No oxide shedding,

After manually cleaning the heads of a cassette recorder with a wet solution, it was possible to play a hundred of these Maxell cassettes on the same unit, resulting in no oxide residual on the head.  Upon opening there tapes, it was not possible to see how this was done, but I would guess it either be a incredibly good binder, or a certain oxide that didn't shed.  This was so with there "UL", "UR", "UD" and "XL" tapes.

Unfortunately it seems that Maxell have made several changes to the way they manufacture tapes, and as for today, none of these high-end tapes are no longer available.

Maxell S-LN 90  -  First Generation  -  First manufactured in 1991  -  Released to Market in late 1992

Maxell UD 90  -  Second Generation  -  First manufactured in 1976  -  Released to Market in late 1977

Maxell UD-XL II 90  -  Second Generation  -  First manufactured in 1982  -  Released to Market in early 1983

Maxell UR 120  -  Seventh Generation  -  First manufactured in 1995  -  Released to Market in early 1996

Sony HF 120  -  Eighth Generation  -  First manufactured in 1995  -  Released to Market in early 1996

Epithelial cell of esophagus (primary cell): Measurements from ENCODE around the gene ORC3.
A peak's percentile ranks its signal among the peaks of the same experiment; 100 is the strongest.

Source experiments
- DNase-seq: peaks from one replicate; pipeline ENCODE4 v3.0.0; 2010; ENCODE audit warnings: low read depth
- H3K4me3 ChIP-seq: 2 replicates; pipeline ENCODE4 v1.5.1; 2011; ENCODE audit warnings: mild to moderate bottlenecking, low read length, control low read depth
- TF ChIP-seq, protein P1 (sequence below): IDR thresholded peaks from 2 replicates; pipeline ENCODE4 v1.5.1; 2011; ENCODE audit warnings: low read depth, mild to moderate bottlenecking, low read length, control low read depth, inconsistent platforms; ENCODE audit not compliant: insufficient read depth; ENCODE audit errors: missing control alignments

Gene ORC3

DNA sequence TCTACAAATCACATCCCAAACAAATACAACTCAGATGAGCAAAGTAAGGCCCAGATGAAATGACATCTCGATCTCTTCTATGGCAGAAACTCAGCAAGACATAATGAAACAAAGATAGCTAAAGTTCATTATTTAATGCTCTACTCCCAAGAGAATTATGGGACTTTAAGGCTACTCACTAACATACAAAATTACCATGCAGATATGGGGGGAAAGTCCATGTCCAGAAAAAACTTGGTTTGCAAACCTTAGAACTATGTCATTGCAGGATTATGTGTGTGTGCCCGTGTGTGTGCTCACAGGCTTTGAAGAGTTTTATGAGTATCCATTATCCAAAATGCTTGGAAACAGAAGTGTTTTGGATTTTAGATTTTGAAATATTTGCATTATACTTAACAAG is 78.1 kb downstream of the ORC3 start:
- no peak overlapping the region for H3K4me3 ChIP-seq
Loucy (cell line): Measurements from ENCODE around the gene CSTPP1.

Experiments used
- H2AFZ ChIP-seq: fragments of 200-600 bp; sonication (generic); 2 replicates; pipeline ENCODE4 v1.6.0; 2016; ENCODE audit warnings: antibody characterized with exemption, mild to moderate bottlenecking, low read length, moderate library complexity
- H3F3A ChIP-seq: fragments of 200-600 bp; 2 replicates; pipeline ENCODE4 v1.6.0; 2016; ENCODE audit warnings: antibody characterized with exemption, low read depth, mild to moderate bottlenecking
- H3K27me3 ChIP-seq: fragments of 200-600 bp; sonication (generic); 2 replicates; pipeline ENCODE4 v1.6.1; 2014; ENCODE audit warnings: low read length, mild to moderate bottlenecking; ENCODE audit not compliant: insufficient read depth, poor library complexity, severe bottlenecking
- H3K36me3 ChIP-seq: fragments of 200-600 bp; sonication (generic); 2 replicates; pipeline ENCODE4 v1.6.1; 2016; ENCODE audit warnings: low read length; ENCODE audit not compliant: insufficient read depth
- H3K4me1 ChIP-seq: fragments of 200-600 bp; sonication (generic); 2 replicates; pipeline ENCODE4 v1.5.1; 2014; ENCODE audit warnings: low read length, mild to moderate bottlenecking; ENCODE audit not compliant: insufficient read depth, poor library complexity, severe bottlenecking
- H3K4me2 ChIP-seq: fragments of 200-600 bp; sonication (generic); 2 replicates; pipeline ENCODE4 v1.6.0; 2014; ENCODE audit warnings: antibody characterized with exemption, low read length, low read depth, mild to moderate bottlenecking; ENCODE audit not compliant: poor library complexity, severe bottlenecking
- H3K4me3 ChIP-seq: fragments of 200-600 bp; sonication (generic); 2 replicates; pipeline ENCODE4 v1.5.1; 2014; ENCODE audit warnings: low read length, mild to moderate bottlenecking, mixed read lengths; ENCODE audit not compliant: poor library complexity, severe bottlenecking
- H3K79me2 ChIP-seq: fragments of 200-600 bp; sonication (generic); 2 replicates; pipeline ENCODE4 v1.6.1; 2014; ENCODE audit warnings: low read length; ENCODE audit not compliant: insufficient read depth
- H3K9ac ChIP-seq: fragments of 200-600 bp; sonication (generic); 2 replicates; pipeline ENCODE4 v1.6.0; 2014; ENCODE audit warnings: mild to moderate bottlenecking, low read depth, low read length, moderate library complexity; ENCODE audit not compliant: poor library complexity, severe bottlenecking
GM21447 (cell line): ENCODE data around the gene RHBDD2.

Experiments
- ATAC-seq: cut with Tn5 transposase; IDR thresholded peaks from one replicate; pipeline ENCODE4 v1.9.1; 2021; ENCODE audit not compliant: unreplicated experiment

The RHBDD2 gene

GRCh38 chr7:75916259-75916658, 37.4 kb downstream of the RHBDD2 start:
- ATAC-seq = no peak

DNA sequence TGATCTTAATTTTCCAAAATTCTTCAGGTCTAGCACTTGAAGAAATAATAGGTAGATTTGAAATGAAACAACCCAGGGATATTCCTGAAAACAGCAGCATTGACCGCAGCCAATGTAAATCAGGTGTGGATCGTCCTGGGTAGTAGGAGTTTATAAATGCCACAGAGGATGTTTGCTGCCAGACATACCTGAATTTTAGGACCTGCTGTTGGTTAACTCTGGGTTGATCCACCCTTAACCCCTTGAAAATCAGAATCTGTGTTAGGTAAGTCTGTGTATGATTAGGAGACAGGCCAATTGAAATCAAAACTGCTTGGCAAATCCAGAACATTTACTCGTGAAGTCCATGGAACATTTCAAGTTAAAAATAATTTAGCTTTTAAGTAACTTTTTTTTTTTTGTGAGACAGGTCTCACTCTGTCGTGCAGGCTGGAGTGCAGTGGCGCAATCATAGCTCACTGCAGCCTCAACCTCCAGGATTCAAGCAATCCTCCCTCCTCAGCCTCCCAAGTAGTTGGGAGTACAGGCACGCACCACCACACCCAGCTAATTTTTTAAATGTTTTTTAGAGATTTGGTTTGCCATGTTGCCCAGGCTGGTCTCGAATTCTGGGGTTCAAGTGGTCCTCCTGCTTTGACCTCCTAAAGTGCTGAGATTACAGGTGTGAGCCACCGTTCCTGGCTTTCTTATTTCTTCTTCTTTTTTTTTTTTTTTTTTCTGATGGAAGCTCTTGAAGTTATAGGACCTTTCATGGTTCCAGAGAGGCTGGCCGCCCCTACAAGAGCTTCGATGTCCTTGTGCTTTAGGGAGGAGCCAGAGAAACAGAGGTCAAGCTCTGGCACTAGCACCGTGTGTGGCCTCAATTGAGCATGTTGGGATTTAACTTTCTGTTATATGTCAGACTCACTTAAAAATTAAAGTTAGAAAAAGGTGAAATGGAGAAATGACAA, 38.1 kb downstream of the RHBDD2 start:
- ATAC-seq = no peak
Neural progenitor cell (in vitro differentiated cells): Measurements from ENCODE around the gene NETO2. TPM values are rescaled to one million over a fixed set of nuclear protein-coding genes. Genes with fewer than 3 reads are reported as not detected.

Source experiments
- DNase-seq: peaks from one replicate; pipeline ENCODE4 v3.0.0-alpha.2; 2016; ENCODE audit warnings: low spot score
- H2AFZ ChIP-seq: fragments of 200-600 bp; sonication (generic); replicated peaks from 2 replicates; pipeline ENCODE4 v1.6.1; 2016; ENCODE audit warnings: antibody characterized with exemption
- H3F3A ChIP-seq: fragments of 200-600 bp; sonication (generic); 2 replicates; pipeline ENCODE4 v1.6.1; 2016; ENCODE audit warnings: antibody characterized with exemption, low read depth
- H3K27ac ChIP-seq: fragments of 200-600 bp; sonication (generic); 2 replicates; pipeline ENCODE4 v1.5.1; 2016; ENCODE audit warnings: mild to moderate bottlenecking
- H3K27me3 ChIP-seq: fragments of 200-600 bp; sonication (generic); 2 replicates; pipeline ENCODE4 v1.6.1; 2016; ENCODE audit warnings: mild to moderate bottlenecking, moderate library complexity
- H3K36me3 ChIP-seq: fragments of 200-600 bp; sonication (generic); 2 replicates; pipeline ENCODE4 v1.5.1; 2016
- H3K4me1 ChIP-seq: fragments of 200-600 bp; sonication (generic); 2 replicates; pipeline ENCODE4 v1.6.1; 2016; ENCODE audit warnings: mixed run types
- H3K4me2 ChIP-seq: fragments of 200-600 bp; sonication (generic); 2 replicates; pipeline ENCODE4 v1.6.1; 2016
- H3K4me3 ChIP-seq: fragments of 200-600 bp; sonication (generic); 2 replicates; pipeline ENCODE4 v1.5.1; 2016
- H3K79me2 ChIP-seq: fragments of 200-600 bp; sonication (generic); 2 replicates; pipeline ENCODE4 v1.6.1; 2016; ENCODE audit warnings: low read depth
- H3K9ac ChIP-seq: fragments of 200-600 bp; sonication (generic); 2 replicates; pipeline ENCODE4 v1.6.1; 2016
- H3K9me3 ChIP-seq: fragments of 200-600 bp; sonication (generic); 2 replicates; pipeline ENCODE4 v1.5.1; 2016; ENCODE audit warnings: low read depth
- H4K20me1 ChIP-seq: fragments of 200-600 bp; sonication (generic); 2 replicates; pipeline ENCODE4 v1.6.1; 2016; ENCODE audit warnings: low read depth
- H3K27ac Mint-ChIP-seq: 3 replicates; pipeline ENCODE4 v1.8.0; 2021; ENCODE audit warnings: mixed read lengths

TDK D-60 -  Seventh Generation  -  First manufactured in 1986  -  Released to Market in late 1986

Maxell UD 120 -  Fourth Generation  -  First manufactured in 1982  -  Released to Market in late 1982

Maxell XL-II 90 -  Fifth Generation  -  First manufactured in 1987  -  Released to Market in late 1987

Maxell LN 90 -  Fourth Generation  -  First manufactured in 1987  -  Released to Market in 1988

Above is a selection of scans from my personal cassette collection.  Note how most of the tapes are Maxell, as I found this brand the most reliable.  The last two tapes on the bottom, (Maxell XL-II 90 and the Maxell LN-90), are tapes that were used very heavily in their day.  With the production of my first programs on community radio, I literally went through a truck of these, as they were cheaply available at the local grocery store, of all places. :) :)